Endocultivation: Computer-Aided Tissue Engineering of Customized, Vascularized Bone Grafts for Mandibular Reconstruction



Endocultivation: Computer-Aided Tissue Engineering of Customized, Vascularized Bone Grafts for Mandibular Reconstruction


P. H. WARNKE





Currently, major bone discontinuity defects of more than 6 cm are repaired with an autologous vascularized fibula, scapula, iliac crest, or rib transplant. Recent advances in the emerging field of regenerative medicine, that is, repairing damaged tissue through growing it anew by means of tissue engineering, may offer new solutions for reconstructive surgeons. “Regeneration” means that one repairs the damaged tissue by growing it anew with methods of tissue engineering, thus circumventing the issue of immunologic rejection, as the patient’s own cells are used to cultivate the required tissue. I describe a technique of endocultivation, which involves the growing of customized, computer-designed, vascularized replacements for subsequent transfer, to reconstruct previously resected bone. It should be emphasized that endocultivation techniques are still at a basic stage of development and are currently more suited to homogenous tissue like bone. However, they may offer the potential to grow more complex organ replacements in the future.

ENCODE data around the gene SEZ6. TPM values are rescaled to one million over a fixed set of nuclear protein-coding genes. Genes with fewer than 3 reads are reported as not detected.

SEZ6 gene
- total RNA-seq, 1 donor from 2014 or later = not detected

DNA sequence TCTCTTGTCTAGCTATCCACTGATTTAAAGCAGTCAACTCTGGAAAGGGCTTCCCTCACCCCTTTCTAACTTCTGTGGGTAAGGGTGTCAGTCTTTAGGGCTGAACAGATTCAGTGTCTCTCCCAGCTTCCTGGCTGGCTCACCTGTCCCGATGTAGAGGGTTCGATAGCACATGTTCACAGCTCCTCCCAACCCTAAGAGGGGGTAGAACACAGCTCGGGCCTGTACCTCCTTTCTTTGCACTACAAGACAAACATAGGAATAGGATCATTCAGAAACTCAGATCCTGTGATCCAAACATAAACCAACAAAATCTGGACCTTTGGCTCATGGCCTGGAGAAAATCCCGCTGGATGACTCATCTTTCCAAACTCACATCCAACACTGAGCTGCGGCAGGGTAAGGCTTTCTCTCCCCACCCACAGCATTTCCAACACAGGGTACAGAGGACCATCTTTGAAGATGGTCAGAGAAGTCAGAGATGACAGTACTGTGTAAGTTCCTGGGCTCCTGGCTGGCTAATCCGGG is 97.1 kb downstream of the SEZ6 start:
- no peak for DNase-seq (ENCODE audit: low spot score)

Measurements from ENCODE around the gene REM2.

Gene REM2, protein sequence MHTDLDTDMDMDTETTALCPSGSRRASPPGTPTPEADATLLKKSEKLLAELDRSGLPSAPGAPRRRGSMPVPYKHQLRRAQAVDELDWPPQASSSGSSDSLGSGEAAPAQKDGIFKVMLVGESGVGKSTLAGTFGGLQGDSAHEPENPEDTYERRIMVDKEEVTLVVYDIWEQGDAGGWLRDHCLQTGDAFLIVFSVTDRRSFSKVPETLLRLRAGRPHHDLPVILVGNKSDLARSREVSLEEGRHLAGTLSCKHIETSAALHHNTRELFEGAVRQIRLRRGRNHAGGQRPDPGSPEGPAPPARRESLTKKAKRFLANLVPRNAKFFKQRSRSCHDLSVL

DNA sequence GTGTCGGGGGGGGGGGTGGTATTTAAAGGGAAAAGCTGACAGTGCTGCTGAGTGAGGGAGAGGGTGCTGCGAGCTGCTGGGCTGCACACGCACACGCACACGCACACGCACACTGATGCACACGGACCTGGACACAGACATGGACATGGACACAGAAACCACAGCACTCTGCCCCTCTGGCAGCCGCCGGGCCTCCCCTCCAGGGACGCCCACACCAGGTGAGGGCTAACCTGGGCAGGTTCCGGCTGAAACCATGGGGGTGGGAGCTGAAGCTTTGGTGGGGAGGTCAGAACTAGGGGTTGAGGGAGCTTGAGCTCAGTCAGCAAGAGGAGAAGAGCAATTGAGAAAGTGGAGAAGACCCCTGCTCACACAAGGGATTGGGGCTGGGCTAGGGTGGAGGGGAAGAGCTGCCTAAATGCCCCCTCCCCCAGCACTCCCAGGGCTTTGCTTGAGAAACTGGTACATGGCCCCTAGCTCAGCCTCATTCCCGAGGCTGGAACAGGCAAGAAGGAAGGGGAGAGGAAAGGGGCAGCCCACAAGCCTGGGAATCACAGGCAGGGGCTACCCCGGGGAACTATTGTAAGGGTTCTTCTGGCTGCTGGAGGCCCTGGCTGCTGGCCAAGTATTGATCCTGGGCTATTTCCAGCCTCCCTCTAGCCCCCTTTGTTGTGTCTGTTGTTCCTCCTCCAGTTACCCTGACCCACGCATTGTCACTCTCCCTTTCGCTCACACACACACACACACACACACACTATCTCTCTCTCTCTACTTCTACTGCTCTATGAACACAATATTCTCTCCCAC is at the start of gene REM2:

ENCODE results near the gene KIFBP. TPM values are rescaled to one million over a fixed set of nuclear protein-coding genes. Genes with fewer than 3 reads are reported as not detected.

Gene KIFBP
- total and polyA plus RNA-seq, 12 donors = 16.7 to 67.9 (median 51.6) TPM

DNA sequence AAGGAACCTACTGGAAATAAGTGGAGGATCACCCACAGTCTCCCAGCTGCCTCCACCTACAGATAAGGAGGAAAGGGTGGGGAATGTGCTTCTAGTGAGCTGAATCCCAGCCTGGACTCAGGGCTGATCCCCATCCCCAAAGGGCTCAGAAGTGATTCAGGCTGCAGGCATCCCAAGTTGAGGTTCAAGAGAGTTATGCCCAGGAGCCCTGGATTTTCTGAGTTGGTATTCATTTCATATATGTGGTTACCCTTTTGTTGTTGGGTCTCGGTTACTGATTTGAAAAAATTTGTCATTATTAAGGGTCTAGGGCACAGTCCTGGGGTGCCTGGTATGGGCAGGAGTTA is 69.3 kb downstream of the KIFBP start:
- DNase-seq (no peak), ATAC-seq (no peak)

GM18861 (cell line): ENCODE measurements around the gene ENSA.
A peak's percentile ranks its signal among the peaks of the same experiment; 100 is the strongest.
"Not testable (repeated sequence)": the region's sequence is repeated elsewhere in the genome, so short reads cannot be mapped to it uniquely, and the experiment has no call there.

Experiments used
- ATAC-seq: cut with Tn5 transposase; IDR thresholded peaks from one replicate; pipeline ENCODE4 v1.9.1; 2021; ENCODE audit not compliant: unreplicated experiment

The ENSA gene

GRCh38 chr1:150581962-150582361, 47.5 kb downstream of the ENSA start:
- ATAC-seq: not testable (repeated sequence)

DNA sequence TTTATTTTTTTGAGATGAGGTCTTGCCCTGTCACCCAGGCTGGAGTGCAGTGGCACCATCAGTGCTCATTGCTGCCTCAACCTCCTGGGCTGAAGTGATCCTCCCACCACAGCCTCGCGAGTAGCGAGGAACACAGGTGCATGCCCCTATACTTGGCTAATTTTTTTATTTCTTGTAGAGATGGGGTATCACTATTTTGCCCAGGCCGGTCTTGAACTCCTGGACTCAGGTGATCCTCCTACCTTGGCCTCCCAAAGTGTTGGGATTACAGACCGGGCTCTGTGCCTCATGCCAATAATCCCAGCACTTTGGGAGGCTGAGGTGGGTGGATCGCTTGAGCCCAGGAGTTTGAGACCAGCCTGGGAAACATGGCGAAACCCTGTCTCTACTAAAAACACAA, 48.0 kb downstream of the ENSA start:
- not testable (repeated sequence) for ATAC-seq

ANATOMY

The latissimus dorsi is a flat, fanlike muscle that arises directly from the spinal processes of the lower six thoracic vertebrae, the lumbar and sacral vertebrae, and the dorsal iliac crest via the thoracolumbar fascia. The muscle inserts between the teres and pectoralis muscles at the humerus, and together with the teres major, it forms the posterior axillary fold (7). The main nutrient vessel is the thoracodorsal artery, which regularly gives off a strong branch to the serratus anterior muscle. The length of the extramuscular part of the vessel course varies from 6 to 16 cm and is about 9 cm, on average (8). The extramuscular part gives off several minor branches (7). At the point of origin from the subscapularis vessels, the thoracodorsal vessels have diameters of 1.5 to 4 mm (artery) and 3 to 5 mm (vein after unification of the two concomitant veins) (7, 8). Whereas the thoracodorsal artery provides blood mainly to the proximal and lateral two-thirds of the muscle, the distal parts of the muscle are reached by perforating branches of the intercostal arteries (7, 8).

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Jun 26, 2016 | Posted by in General Surgery | Comments Off on Endocultivation: Computer-Aided Tissue Engineering of Customized, Vascularized Bone Grafts for Mandibular Reconstruction
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